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China Airlines is using a brand new Boeing 777 freighter to get New Zealand cherries and other fresh produce to Asian markets over the holidays.
The first flight between Christchurch and Taipei is due to take off tonight with around 85 tonnes of fresh food on board, about half of those cherries.
South Island cherry growers are desperate to get thousands of tonnes of their crop into the high value Asian markets. Air capacity is short as most freight was carried in the bellies of passenger aircraft before Covid-19 rocked air travel.
The Taiwanese airline's dedicated freighter can carry up to 100 tonnes.
The new freight service will operate three times a week and the cherries on tonight's flight are destined for Taipei and on connecting services to Shanghai, Guangzhou, Ho Chi Minh City, Hanoi and Bangkok.
Lobsters will go to Shanghai, avocados to Bangkok and mussels will be flown on to Korea, part of the airlines' network of 93 destinations beyond Taipei.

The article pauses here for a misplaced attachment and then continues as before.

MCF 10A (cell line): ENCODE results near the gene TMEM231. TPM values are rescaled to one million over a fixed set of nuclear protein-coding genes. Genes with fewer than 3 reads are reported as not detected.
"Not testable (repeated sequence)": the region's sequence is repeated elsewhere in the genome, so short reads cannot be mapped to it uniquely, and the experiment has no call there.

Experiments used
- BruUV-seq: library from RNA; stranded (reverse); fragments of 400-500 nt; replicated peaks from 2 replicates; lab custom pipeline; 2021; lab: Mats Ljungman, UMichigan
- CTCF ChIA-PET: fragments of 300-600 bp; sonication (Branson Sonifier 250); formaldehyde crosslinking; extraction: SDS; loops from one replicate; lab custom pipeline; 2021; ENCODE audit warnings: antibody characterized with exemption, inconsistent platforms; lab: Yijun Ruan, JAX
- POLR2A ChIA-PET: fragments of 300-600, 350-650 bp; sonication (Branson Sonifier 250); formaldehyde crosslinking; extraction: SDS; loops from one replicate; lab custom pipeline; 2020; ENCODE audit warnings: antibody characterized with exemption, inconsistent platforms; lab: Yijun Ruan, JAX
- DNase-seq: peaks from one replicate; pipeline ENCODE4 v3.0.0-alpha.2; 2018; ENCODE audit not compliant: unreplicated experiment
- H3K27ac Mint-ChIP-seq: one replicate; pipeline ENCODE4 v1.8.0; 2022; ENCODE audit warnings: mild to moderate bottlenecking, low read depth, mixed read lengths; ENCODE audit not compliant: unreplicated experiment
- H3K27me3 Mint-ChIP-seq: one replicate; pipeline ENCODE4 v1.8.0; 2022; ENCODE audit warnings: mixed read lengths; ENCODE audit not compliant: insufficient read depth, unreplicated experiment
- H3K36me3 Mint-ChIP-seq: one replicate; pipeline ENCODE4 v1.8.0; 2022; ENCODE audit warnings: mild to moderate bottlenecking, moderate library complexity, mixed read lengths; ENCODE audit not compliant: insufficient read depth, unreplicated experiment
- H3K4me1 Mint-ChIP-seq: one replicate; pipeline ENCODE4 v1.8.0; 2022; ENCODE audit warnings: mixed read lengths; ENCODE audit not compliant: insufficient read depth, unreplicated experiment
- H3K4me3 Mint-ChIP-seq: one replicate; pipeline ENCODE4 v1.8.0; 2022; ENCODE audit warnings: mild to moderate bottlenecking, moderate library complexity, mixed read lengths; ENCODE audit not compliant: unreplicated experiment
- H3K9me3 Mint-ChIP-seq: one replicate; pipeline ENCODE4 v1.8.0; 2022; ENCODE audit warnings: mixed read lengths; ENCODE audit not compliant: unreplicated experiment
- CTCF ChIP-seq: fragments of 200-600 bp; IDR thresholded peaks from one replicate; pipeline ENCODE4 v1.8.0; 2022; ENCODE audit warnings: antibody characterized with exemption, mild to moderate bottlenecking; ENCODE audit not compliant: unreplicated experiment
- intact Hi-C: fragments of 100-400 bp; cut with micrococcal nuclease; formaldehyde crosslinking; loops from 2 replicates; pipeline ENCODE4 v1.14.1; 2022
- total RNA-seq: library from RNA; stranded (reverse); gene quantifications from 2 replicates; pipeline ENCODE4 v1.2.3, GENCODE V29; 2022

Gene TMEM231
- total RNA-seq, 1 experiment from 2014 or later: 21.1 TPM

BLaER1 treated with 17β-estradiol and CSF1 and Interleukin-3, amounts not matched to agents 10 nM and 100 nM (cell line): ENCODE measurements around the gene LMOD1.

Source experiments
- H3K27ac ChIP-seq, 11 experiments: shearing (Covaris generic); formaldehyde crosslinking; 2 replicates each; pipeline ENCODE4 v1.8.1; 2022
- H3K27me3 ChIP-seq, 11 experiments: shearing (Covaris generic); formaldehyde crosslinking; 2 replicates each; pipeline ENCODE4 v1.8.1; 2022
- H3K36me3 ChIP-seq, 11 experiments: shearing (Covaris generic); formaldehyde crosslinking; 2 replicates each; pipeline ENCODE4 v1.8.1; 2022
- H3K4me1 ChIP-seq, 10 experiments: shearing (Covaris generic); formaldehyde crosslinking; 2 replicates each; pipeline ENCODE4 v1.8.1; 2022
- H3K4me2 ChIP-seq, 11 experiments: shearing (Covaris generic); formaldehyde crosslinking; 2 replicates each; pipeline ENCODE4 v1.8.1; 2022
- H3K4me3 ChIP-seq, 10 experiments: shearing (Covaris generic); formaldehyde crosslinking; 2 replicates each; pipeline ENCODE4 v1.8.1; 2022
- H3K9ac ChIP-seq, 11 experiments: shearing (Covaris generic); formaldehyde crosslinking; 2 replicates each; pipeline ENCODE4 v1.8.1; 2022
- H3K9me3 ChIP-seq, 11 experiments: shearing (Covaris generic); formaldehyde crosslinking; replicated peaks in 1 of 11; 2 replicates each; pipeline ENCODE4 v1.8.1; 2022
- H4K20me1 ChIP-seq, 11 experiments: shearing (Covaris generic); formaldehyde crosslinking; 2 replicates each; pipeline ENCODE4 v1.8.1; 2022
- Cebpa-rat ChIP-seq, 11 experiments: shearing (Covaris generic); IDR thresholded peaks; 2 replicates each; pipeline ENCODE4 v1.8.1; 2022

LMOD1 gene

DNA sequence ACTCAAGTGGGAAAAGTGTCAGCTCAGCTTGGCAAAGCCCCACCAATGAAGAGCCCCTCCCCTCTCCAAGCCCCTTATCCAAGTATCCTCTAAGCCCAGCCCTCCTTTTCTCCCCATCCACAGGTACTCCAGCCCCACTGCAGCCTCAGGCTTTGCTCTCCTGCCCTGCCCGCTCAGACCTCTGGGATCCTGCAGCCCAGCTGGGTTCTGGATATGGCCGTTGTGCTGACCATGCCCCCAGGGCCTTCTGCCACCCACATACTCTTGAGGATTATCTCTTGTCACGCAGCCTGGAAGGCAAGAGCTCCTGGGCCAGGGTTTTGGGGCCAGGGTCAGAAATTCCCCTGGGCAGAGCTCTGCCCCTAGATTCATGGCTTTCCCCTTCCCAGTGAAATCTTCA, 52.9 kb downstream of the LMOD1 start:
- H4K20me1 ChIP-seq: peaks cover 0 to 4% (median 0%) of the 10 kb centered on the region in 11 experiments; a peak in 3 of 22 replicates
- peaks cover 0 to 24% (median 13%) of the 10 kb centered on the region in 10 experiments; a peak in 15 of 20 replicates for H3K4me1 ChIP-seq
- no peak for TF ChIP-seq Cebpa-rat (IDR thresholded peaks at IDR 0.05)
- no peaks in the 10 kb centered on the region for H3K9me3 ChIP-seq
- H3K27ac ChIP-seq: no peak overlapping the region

China Airlines has been operating in New Zealand for more than 10 years and its freight services have been subsidised this year by this country's government air freight capacity scheme.
Pre-Covid China Airlines operated a daily passenger flight A350 or B777 aircraft Taipei-Brisbane-Auckland and return on the same route.
China Airlines has a fleet of 66 widebody aircraft of which 18 are Boeing 747 freighters and the one 777 freighter deployed on the Christchurch route.
Air New Zealand Cargo estimates it will fly around 2500 tonnes of cherries to Asia markets in January – the equivalent of around 21 Boeing 787-9s.
More than 1 million kg New Zealand lamb will be flown to Britain, around 600,000kg of blueberries to Australia, more than 800,000kg of capsicum into Japan and another 300,000kg into Australia between December and March.
General manager cargo Anna Palairet said: "This year, cargo has played a big role in helping our export community maintain international trade links at a time when global supply chains were heavily disrupted."
It had also played a vital role in keeping the airline afloat when much of its passenger network hasn't been operating.